The Indian higher education regulator has listed 23 universities as fake — not approved to grant degrees or diplomas. But most state governments wondered why these names were on the list since the institutes either don’t exist or have closed down.
The University Grants Commission (UGC) releases a list of fake universities across India before the start of the academic session every year. It serves as an advisory for students because degrees or diplomas issued by these institutes are not suitable for higher education or jobs.
Universities can be set up through a law by the Centre or the state government, and only then can the institute award degrees.
Several institutes come up without meeting the requirements and offer degrees. That amounts to cheating, the UGC said, asking the state governments to initiate action.
But the fake list has triggered a controversy. Bihar’s higher education council (SHEC) vice chairman Kameshwar Jha accused the UGC of tarnishing the state’s image by putting on the list Maithili University or Vishwavidyalaya, Darbhanga.
He said no such university existed in the state for over two decades, and including the name of a non-existent institution on the list is equivalent of maligning the state.
“When the institution was declared illegal over two decades ago, I don’t see any point in mentioning it on the fake list year after year. It only earns Bihar a bad name,” he said.
Bihar is already struggling to clear its image after incidents of mass cheating, especially after it got engulfed last year in a massive exam fraud that was exposed when its class 12 toppers failed to answer rudimentary questions during a media interaction.
Officials in Uttar Pradesh, another state notorious for high instances of education frauds, have said six universities on the fake list don’t exist but were offering degrees. They admitted that no in-depth investigation was done on the UGC alert.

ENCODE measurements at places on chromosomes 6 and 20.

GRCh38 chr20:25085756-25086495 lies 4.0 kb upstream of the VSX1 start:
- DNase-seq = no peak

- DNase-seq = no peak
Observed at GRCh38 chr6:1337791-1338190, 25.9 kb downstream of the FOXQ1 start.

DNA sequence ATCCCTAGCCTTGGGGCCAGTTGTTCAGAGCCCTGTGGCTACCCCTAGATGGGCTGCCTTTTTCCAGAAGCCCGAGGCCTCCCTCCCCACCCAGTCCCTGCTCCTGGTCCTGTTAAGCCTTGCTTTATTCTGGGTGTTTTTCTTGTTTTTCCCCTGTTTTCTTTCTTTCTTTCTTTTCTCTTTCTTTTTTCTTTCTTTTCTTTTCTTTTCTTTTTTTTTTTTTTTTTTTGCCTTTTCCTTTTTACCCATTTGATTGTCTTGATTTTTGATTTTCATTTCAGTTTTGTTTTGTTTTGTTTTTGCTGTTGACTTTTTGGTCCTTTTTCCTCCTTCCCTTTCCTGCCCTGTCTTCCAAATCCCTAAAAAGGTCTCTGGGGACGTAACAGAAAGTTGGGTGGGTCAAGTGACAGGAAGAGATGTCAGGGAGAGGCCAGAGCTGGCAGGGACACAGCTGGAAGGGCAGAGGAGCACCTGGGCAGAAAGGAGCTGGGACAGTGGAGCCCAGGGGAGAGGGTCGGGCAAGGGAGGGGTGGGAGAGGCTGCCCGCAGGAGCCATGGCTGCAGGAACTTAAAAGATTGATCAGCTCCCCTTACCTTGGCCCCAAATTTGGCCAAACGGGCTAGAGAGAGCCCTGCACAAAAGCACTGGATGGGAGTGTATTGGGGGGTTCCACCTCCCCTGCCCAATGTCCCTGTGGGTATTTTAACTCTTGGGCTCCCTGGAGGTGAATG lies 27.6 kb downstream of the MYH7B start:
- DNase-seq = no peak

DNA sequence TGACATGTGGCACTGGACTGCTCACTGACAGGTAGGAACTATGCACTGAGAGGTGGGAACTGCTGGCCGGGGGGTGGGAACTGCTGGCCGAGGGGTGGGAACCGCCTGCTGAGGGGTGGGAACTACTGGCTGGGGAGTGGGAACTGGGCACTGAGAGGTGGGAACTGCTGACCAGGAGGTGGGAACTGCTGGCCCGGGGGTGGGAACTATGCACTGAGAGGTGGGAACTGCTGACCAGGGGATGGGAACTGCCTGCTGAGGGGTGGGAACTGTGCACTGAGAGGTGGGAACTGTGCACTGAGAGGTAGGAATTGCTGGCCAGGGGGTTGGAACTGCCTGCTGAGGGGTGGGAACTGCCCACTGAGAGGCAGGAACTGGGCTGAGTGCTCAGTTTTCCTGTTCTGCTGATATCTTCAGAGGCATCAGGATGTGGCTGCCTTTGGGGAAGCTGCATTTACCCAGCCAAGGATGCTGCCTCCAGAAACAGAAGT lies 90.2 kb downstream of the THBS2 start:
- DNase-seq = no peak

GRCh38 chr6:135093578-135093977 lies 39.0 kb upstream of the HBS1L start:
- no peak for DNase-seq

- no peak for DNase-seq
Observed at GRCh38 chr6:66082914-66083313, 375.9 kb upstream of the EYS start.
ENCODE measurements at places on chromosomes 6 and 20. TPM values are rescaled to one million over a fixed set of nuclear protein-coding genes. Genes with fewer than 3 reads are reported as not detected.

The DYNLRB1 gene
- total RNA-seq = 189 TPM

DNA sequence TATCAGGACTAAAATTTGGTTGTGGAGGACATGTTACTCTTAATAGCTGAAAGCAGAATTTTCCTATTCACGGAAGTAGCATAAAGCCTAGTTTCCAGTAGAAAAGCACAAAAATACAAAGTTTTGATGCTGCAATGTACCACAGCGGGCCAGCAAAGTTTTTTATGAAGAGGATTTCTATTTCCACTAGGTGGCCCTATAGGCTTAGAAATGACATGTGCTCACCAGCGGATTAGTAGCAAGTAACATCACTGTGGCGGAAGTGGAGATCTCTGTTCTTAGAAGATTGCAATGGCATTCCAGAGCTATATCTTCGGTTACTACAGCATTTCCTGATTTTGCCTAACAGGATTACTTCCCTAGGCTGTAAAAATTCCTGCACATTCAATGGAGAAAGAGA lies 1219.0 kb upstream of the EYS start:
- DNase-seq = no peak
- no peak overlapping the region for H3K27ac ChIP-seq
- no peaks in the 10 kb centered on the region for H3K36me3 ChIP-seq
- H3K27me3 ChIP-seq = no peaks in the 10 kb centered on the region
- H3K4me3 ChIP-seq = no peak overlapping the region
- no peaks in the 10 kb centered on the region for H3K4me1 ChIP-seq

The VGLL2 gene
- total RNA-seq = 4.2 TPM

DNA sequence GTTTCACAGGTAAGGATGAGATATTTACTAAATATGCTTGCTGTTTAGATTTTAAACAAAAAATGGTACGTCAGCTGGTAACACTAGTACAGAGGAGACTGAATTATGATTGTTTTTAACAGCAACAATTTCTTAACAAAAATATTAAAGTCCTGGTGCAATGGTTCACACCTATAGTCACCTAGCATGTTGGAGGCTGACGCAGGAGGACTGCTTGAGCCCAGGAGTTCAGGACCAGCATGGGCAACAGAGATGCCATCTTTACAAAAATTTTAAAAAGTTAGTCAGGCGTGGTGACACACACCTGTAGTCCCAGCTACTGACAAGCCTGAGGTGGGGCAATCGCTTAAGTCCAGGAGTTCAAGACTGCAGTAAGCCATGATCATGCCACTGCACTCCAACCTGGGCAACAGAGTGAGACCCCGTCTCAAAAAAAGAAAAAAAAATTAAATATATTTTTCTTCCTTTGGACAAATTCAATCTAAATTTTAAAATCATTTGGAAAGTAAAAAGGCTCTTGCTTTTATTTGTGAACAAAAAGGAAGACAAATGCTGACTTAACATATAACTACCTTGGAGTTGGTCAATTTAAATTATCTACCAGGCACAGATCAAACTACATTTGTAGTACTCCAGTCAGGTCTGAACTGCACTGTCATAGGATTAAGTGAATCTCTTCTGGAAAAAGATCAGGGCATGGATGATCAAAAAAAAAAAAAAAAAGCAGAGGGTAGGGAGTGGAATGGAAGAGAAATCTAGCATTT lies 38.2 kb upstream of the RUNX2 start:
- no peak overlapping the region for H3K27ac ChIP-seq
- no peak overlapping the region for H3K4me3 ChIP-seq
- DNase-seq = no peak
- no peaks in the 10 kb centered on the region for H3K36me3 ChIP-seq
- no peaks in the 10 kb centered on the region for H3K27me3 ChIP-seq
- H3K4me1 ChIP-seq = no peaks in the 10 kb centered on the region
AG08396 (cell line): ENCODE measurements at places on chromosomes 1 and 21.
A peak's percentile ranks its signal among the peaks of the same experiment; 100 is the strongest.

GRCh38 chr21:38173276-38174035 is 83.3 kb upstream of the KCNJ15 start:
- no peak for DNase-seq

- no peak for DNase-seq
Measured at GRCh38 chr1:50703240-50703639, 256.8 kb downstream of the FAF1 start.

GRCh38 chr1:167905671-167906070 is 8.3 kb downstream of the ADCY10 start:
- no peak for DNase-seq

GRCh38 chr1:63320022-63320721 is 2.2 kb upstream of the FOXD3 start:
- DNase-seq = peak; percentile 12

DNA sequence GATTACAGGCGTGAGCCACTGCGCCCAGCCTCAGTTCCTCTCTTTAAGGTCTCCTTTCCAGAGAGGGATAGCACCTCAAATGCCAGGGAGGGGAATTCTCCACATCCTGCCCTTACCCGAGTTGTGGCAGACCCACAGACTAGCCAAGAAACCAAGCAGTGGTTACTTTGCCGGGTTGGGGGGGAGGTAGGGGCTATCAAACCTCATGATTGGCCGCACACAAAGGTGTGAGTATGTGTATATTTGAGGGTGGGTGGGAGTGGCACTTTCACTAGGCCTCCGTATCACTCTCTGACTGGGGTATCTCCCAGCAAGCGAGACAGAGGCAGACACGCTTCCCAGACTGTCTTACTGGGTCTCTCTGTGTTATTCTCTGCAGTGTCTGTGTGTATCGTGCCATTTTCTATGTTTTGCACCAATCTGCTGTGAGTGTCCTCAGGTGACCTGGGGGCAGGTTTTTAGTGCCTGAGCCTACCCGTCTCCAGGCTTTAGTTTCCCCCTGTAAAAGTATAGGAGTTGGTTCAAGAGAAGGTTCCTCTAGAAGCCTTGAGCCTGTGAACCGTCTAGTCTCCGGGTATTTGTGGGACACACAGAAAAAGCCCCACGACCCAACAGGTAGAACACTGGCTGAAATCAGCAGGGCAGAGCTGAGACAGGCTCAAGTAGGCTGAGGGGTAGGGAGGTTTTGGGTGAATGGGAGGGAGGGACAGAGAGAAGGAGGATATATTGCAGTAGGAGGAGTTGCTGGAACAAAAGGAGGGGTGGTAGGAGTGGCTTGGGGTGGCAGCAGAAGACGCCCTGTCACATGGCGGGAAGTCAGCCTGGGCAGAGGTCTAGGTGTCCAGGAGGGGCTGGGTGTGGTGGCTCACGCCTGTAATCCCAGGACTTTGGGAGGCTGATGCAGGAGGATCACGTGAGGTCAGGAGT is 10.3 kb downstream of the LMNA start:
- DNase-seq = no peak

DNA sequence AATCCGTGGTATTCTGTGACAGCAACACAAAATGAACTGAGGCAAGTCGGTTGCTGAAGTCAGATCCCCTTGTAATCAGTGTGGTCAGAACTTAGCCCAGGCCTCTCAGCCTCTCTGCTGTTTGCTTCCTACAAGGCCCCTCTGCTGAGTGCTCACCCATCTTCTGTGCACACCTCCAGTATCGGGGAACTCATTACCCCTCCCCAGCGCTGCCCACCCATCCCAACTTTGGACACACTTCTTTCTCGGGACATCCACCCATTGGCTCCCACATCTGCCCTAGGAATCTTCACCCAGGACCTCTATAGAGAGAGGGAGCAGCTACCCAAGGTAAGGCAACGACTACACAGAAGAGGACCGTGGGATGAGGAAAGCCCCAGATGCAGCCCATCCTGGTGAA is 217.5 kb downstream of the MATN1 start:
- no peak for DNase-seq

The lone bogus university in Maharashtra — Raja Arabic University in Nagpur — is a residential madarsa or Islamic seminary.
“We run a residential madarsa with 240 students,” said Maulana Mehmood Rizvi Khan, who heads the institute. He had apologised to the UGC for naming the seminary as a university.
Similarly, St John University in Kerala has been functioning for the past 15 years in Kishannattamk, a place that does not exist.
“We have no idea about this. And nobody has registered any compliant,” said an education ministry official. The UGC had sent reminders about this university.
Of the two sham institutes on alternative medicine in West Bengal, one is running with a different name and the other is functioning.
The Indian Institute of Alternative Medicine was mentioned on UGC’s 2009 list. The state government has made no effort for its closure.
“We received a notice from the UGC last year, but before we could reply our name was on the list,” said Jayanto Bhattarcharji, founder of the Institute of Alternate Medicine and Research, which is on the list.
The institute was affiliated to the Kolkata-based Alternative Medical Council, he said.
The Union human resource development ministry plans to send reminders to all states to submit a report on actions taken against fake universities and technical institutions.
Mahendra Nath Pandey, junior HRD minister, said: “We have been sending letters to the states as fake institutes are jeopardizing the careers of innocent students.”
Uttar Pradesh, which has the highest number of unapproved universities, will be asked to expedite action.